With growing signs the federal government may support an expansion of Kinder Morgan’s Trans Mountain pipeline, Vancouver Mayor Gregor Robertson says public opposition to the project could soon boil over.
“The temperature is already very hot on this,” Robertson told CBC’s Chris Hall on The House.
“I think you’ll see protests like you’ve never seen before on this one.”
Robertson’s warning came just days after federal Natural Resources Minister Jim Carr gave another indication the federal government may support the contentious proposal.
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Speaking to reporters on Tuesday about the impact of a Trump presidency on Canada’s pipeline plans, Carr said the Keystone XL project is no longer a priority for the federal government.
“It doesn’t get oil to export markets in Asia,” he said.
Winding through Alberta and British Columbia along a 1,150-kilometre route, the Trans Mountain pipeline carries crude oil and refined petroleum from Edmonton to Burnaby.
From there, it can be exported to China and other oil-thirsty markets in Asia.
The federal cabinet has until Dec. 19 to decide whether to approve the expansion, which would triple the pipeline’s existing capacity to 890,000 barrels per day.
Stiff resistance from environmental groups and First Nations
The project has already faced stiff resistance from environmental groups across the country, as well as from First Nations and other communities along the pipeline route and on the B.C. coast.
In November 2014, more than 100 people were arrested on Burnaby Mountain after they prevented crews from carrying out drilling and survey work related to the project.
Robertson warned those protests were “just the tip of the iceberg.”
“It’s a very sensitive issue,” he said. “People care about it across all of walks of life.”
‘People have the right to express their views publicly, and in that regard we will accept and acknowledge that.’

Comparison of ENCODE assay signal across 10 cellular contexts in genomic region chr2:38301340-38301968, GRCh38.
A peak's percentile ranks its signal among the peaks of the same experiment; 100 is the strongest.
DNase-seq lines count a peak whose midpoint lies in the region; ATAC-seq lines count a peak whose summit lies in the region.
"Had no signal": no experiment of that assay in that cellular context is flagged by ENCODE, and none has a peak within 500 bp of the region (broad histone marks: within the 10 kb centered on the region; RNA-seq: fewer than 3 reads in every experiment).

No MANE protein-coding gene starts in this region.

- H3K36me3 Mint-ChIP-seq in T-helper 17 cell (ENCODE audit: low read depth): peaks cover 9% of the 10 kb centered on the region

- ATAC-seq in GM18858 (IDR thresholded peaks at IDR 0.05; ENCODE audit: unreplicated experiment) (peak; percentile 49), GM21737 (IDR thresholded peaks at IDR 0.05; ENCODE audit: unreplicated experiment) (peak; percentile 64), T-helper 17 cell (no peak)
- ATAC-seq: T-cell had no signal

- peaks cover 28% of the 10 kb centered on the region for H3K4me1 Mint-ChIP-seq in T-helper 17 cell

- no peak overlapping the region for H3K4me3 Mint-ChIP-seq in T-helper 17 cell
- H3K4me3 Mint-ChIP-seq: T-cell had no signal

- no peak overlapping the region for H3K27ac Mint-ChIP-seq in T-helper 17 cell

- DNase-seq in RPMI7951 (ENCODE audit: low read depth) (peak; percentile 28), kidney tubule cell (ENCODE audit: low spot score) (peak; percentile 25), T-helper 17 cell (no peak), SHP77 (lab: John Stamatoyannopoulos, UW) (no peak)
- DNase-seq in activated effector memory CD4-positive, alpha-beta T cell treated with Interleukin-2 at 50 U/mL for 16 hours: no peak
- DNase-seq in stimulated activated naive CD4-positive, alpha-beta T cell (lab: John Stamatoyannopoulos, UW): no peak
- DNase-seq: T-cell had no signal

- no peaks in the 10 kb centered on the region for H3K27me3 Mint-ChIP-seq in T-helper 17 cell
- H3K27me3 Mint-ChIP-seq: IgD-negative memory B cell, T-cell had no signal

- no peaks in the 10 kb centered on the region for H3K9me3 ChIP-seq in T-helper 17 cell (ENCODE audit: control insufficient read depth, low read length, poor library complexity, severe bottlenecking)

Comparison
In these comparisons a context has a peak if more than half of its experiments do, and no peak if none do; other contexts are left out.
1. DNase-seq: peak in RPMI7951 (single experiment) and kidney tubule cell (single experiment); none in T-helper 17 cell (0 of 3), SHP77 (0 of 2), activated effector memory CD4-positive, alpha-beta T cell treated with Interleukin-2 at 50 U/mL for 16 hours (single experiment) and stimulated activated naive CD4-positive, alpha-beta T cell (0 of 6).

– Ian Anderson, Kinder Morgan Canada president
Both Kinder Morgan and local law enforcement officials are already gearing up for another round of protests.
“I’d be naive if I didn’t expect that,” Kinder Morgan Canada president Ian Anderson said in October. “Hopefully, it’s peaceful. People have the right to express their views publicly, and in that regard we will accept and acknowledge that.”
“It’s when it goes beyond that that we’ll have to be prepared,” Anderson added.
Pipeline approval process criticized as a ‘sham’
Robertson maintains that a wholesale review of the project is required.
“The National Energy Board process was a sham,” he said.
Robertson believes the board failed to consider scientific evidence highlighting the project’s risks, as well as the consequences a potential oil spill could have on the region’s ecology and economy.
The National Energy Board conditionally approved the expansion in May 2016, issuing a list of 157 conditions to Kinder Morgan. But in response to criticisms that the board’s review process was “biased” and “unfair,” the federal government tasked a three-member panel to provide further questions for cabinet to consider.
The panel released its report earlier this month, raising questions as to how the expansion would square with other federal commitments on climate change and Canada’s relationship with Indigenous people.
While Roberston welcomed Prime Minister Justin Trudeau’s recent announcement of a $1.5-billion ocean protection plan after recent oil spills in Bella Bella and English Bay, B.C., he said it will take years for those measures to be fully in place and able to respond to a seven-fold increase in tanker traffic that would result from the pipeline expansion.
“We do need to go back to the drawing board and have a proper process,” Robertson said. “To rely on the recommendation of the [NEB] at this point, it would be a travesty.”